It was surprisingly old history of emoticons (^ o ^) / initially was Mr. IBM Scott Faulman's :-)


communication is difficult.
Because people are different from each other, how to receive behavior is 20 people. Sometimes I do not expect at all and I get troubled and become a battle scene.
How can we do for a smooth communication?
This time is the story of me that is likely to be one of the answers.

1982 (Showa 57) On September 19, IBM's Scott Falman used the emoticons that are used today for the first time in the world.

"History" is a story of a very recent and short period, but it is hard to use mobile phones and smartphones at all, which is indispensable to life.
What kind of emoticons were born and developed? (^ O ^) / Hajimata

in terms of symbolizing emotion Morse code

It is quite difficult to express emotions in sentences.

Even if people are accustomed to writing novelists and passionate love letters, even if ordinary people say "write sentences that are emotional", they will be troubled "eh … …" .

If it is a conversation, you can feel the nuance with the tone of the voice, but what you can not help wondering how you can receive it if it is sentences.
I answered in the wrong way to the opposite meaning of the partner's true intention, and became a minor fight …… I guess there are many things.

As communication methods developed, inconvenience was born around that.
In 1857 the expression "Love & Kiss" was created with Morse code.

This is the last greeting that is also used in letters, so it is not new, but in terms of "symbolizing emotion" it can be said to be a distant ancestor of emoticons.

Among them, when typewriter is born, ; and ) etc. are expressed as parts of the face .

However, it did not spread too much.
The typewriter itself was a machine that required skill, and depending on the person 's sign, I can not see it as its facial expression ^ ^;

writer Vladimir Nabokov also felt inconvenience

For example, the emoticons used in 1912 are ___ /! .
It seems that I wanted to express "smiling mouth" with this, but even considering that "emoticons in the Western countries are lying down", it is hard to see that …

Also, in 1881, vertically written emoticons have been devised in a certain magazine in the United States.
However, it was not established, because the sentence was written horizontally. You may have been sick if you announce it in Japan.

Because of these various restrictions, emoticons do not develop easily.

There were many people who felt inconvenience, and writer Vladimir Nabokov wrote in an interview in 1969
"I wish there was a symbol for smile like a figure with ) turned downward"
I have answered it.

Perhaps this was Falman's hint, did not he?

After all, "smile 🙂 is good at first"

Mr. Falman thought that today is also commonly used in Western countries 🙂 and 🙁 : each "smile 🙂 "And" a bad face 🙁 ".]

Although Japanese emoticons differ in orientation in their first place, this is because they developed independently in Japan, not using what entered from the West.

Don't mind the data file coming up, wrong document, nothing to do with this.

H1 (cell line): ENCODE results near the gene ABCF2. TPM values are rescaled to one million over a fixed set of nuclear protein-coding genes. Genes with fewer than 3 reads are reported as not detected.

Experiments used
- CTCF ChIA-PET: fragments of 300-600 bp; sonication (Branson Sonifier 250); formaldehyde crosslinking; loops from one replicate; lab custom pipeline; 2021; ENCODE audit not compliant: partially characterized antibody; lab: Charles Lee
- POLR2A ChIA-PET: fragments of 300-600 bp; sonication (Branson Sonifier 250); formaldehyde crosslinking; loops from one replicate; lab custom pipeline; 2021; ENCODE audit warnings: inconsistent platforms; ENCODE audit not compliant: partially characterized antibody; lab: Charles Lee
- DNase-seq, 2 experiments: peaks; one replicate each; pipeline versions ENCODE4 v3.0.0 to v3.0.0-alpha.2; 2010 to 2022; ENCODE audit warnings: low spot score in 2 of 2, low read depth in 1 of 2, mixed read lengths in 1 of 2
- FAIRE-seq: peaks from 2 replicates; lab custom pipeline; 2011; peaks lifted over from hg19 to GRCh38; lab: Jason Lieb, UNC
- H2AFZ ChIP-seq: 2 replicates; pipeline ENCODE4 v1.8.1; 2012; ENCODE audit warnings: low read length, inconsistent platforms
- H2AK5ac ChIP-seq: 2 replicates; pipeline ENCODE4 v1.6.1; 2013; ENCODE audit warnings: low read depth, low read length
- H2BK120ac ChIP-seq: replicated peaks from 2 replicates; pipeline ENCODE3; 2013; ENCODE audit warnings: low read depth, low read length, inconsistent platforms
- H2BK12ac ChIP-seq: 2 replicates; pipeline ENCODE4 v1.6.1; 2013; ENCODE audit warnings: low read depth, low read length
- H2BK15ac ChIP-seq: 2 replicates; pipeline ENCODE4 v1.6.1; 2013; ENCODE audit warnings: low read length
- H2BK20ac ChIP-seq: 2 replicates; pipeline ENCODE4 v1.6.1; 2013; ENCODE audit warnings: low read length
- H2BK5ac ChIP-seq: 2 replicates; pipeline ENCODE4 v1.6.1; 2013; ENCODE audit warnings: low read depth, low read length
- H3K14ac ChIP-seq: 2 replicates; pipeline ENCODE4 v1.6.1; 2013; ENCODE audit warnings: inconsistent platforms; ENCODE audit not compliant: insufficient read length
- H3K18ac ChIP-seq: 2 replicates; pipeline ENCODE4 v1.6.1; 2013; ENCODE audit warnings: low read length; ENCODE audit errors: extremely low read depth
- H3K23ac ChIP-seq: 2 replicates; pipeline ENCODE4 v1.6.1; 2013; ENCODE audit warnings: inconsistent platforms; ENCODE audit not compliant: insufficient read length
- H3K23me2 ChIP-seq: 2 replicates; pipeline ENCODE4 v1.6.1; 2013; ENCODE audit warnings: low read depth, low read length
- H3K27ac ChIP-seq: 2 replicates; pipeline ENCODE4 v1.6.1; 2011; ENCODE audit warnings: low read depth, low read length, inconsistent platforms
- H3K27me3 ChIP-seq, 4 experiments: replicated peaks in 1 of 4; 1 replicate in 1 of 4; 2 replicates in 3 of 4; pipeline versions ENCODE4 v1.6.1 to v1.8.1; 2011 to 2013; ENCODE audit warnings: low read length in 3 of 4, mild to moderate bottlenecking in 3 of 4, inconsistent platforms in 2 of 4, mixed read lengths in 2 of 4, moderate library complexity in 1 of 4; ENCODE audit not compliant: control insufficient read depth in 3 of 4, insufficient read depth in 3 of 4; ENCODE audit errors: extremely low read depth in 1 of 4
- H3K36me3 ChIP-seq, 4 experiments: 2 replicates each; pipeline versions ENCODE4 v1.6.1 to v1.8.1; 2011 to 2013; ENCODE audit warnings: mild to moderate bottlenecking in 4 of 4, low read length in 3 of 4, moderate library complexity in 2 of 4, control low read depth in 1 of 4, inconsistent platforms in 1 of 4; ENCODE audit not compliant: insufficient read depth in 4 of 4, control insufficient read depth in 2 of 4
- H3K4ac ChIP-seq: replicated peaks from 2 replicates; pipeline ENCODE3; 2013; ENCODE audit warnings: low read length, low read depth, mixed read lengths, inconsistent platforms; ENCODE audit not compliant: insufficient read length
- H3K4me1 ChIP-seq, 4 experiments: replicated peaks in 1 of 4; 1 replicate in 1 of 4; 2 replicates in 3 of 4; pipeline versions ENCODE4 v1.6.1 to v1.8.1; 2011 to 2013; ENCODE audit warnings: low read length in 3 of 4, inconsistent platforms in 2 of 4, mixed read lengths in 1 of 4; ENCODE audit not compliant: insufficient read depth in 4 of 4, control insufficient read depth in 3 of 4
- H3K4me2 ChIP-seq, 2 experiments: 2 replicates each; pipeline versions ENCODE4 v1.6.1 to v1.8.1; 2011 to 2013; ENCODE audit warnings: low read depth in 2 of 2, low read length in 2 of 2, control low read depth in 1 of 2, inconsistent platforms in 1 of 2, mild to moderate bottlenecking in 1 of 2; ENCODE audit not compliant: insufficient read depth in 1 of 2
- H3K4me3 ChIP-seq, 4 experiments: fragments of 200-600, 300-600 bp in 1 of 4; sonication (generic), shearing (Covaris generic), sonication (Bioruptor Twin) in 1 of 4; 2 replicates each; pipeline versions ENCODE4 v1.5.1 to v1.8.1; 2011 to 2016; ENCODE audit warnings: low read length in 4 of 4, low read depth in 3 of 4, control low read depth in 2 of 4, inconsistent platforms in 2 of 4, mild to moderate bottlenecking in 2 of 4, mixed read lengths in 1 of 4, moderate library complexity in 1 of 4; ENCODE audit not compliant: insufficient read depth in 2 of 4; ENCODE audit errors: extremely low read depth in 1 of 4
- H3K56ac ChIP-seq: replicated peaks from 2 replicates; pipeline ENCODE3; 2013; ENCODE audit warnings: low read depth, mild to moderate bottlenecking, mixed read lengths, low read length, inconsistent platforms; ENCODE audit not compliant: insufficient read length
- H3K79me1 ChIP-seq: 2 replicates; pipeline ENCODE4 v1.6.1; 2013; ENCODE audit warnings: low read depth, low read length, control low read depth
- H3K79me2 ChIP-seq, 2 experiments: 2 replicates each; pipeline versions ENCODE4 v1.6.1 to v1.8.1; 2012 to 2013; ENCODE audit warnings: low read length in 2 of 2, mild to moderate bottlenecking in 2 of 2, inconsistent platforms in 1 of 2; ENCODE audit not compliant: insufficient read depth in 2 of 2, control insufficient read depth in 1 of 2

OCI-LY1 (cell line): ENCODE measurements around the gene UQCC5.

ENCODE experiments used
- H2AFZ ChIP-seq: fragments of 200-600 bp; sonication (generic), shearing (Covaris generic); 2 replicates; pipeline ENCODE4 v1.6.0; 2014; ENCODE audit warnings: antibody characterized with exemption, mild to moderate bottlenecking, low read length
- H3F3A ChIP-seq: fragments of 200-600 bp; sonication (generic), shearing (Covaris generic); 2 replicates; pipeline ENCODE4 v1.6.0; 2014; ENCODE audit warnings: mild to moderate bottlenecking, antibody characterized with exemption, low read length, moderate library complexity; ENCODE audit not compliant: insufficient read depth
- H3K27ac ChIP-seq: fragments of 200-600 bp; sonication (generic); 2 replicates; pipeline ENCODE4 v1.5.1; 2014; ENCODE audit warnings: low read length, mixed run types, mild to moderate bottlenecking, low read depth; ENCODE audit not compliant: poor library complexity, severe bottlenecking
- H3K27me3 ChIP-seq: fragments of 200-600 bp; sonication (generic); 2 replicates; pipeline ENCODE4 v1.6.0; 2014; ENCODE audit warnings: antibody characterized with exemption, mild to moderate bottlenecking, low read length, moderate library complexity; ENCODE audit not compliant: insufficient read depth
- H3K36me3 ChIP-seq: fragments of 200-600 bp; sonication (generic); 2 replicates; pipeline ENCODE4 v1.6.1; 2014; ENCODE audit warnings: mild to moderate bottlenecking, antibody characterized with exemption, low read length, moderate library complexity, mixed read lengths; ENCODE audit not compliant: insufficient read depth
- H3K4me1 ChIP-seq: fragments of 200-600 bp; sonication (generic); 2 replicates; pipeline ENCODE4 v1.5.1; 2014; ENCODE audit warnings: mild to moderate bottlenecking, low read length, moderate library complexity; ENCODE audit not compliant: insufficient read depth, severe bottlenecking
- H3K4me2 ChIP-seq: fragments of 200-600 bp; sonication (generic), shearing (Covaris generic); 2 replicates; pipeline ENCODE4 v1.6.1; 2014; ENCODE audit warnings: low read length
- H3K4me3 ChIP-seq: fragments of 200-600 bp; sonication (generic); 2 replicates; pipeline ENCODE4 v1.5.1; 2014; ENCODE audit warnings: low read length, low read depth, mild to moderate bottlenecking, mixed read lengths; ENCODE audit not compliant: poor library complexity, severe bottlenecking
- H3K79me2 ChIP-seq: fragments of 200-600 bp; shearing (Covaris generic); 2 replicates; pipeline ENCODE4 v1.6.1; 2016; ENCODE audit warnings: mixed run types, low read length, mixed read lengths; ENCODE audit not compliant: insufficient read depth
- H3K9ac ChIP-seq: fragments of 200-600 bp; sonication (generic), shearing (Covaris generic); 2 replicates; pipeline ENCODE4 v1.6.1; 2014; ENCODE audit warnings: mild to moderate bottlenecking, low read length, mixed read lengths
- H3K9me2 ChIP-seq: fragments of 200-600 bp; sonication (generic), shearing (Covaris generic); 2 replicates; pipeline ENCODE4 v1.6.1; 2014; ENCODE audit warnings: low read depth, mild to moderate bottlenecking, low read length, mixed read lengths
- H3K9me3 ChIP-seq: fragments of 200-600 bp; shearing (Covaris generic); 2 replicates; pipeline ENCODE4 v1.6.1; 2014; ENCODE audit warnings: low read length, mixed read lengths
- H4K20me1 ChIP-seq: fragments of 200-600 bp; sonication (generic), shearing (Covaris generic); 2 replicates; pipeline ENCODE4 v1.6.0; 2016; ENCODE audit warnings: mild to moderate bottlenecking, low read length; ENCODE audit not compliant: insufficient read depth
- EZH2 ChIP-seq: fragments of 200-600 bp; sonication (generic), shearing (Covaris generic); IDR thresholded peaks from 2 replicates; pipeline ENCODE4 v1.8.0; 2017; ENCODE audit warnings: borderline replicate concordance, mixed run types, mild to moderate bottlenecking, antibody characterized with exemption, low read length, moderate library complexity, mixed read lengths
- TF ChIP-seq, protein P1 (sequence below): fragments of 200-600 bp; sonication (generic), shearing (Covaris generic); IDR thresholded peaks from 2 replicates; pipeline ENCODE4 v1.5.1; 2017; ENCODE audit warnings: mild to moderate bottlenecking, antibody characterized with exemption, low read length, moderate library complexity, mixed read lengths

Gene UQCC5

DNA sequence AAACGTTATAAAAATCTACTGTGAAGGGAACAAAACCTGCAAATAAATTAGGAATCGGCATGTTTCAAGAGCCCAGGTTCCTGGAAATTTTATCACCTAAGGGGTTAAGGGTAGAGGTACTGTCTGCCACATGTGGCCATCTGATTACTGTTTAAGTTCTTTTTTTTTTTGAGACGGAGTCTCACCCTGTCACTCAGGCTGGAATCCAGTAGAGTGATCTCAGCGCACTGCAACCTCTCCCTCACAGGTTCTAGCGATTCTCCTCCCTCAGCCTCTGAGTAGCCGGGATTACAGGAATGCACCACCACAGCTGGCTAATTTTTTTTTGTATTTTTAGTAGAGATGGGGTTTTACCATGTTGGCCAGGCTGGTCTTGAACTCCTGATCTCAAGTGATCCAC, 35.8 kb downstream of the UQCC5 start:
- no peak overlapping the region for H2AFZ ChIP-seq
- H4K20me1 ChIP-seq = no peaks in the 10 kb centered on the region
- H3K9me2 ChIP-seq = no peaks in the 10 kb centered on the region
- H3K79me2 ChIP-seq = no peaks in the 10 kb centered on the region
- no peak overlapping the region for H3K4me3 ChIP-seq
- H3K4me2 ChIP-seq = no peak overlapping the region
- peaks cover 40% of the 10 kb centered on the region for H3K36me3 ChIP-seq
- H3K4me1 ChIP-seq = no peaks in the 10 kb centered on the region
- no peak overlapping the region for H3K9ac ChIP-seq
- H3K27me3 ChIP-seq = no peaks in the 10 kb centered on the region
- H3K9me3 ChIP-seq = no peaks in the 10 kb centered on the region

Among the records, I know that "(^ _ ^)" was used for the first time in 1986.

In both cases, it is interesting that "Emoticons representing smiles were used for the first time". Under the root, was there a psychology like "I want to relax your opponent for a while because it seems to be stiff if it is only sentences?"

Starting with these, emoticons were made using a variety of letters and symbols in both the West and in the West.
For convenience, it seems that it is called "Western type" or "Japanese type".

"Western type" is like this.

: -) (Smile)
: – ( (grumpy face, anger)
: P (appearing tongue out)
XD (laughing)

It seems obvious at first sight from a Japanese, but turning 90 degrees to the left looks like a face properly.
On the other hand, the Japanese type is familiar to you, mainly like this.

(^ _^) (Smile)
(T_T) (crying face)
m (_ _) m (sorry)
orz (Gakushi)

Just as Japanese uses three kinds of kanji, katakana, and hiragana, it can be said that various characters are used. Sometimes double-byte characters and half-width characters are intermingled.
Even if it has only the same signs and letters as in Europe and the US area, it is felt that the face direction is totally different.

Emoticons was passed down to the LINE stamp?

In China and Taiwan, both Japanese type and Western type emoticons are used together, and unique emoticons are also used.

Sometimes it is possible to express a state of raising the middle finger only by "convex".
To be told, it certainly looks a bit like shape.

In the famous episode of the Old Testament "Tower of Babel", "Humans bought the wrath of God, broke the tower, made the language unbalanced, unable to unite."
It is unknown whether it is fact or fact that it is a thing of thousands of years ago, but emoticons may be "world-common expressions" before the time of the Tower of Babel.

As long as sentences are established to some extent with only emoticons, communication with foreign people will be easy all the time.

Among them, "People who want to express complicated things learn languages, greetings and easy conversations are enough for emoticons" and the times have come … or now I'm talking with LINE stamps It was a normal era.

Chitose Changchun

Reference: Emoticon / Wikipedia Scott_Fahlman / Wikipedia

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